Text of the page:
When you read scripture, do any of the characters ever look directly into the camera? I was discussing this phenomenon with a friend once, and he told me the theater term for this is “breaking the fourth wall.”
Mark 14:41 is a perfect example. Here, Jesus and the disciples are in the garden. He has come for the third time and found them sleeping. Jesus is standing over three of his friends as they sleep, and no one else is in the scene.
This time, instead of encouraging them to watch and pray, Jesus says, “Sleep on, and rest. It’s fine.” I imagine him looking down at the disciples because though they are sleeping he is clearly speaking to them. In the next sentence, however, he starts to look up, directly into the camera.
The transition happens as he says, “The hour has come,” and by the next word he is staring directly into your eyes. “Look,” he says, “the son of man is betrayed into the hands of sinners.” Who else would he be talking to but the reader?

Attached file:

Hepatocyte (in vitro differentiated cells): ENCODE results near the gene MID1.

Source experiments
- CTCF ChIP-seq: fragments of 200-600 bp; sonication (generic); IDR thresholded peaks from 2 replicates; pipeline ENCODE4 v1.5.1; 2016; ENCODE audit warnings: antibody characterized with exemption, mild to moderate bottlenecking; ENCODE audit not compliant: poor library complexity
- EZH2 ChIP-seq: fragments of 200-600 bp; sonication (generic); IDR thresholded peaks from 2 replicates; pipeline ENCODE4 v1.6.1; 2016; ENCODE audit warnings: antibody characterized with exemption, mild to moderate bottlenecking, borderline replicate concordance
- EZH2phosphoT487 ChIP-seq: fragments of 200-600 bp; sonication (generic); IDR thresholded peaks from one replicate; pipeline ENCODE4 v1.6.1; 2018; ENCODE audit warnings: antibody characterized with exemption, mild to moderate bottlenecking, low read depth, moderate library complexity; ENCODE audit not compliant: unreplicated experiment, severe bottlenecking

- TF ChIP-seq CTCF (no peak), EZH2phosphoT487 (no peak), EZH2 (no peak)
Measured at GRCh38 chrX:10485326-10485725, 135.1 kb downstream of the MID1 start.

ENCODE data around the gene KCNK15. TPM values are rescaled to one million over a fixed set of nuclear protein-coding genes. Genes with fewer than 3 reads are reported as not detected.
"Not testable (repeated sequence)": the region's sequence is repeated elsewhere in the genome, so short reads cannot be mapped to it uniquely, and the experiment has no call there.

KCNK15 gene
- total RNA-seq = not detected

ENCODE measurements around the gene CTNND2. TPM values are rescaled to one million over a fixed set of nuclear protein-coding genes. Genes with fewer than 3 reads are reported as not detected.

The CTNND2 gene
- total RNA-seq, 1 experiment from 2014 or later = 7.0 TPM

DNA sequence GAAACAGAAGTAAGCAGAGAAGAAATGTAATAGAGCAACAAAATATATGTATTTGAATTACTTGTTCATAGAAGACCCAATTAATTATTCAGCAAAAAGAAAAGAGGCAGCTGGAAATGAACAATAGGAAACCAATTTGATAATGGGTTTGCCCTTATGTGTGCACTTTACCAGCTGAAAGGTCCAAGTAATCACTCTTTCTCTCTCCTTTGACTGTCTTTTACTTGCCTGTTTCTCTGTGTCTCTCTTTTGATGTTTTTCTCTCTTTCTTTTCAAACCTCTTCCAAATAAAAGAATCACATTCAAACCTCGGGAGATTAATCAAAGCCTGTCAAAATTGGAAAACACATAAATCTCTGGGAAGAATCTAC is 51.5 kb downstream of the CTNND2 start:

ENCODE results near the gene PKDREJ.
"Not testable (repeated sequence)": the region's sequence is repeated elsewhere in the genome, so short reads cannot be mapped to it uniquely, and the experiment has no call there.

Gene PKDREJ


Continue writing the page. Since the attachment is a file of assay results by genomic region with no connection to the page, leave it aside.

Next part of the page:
Sure, he could still be looking at the sleeping disciples, but do you really say “look” to sleeping people? It is your attention, no one else’s in the scene, that ἰδού is intended to grab. (That is the word I’m translating “look,” traditionally rendered behold.) If that word is intended by the author to grab your attention, then why wouldn’t you imagine the character who is saying it to be looking at you, the reader?
In the next sentence, Jesus turns back to the disciples and says, “Get up. Let’s go. The one betraying me is here.” For one brief moment in the garden, however, Jesus breaks the fourth wall. With heavy eyes and a heavy heart, no doubt, he invites you the reader to look and watch.